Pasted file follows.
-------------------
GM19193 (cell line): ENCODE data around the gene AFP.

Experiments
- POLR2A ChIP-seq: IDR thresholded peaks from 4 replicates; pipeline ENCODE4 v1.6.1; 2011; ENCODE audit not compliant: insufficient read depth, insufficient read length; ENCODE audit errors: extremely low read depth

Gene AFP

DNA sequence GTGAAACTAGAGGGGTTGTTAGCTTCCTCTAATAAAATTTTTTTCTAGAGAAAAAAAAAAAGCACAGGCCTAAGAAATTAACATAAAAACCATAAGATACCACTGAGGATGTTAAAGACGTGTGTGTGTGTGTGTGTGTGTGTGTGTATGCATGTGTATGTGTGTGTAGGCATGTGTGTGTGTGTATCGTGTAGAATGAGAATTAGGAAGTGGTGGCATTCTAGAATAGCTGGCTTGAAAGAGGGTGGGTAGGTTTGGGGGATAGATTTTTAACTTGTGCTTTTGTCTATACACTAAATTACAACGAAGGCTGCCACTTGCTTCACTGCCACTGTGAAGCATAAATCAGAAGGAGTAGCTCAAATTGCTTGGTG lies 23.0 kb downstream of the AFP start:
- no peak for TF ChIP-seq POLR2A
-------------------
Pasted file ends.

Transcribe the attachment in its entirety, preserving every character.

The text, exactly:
GM19193 (cell line): ENCODE data around the gene AFP.

Experiments
- POLR2A ChIP-seq: IDR thresholded peaks from 4 replicates; pipeline ENCODE4 v1.6.1; 2011; ENCODE audit not compliant: insufficient read depth, insufficient read length; ENCODE audit errors: extremely low read depth

Gene AFP

DNA sequence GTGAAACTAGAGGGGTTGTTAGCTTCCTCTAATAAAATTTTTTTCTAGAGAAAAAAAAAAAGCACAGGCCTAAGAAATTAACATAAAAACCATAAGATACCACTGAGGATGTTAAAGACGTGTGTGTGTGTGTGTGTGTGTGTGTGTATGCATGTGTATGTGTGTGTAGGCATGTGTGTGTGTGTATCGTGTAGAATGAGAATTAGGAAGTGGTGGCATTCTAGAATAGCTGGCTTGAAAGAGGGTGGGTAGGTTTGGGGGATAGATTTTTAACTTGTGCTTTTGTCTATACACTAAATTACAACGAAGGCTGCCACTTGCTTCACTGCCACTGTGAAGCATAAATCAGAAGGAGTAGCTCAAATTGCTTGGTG lies 23.0 kb downstream of the AFP start:
- no peak for TF ChIP-seq POLR2A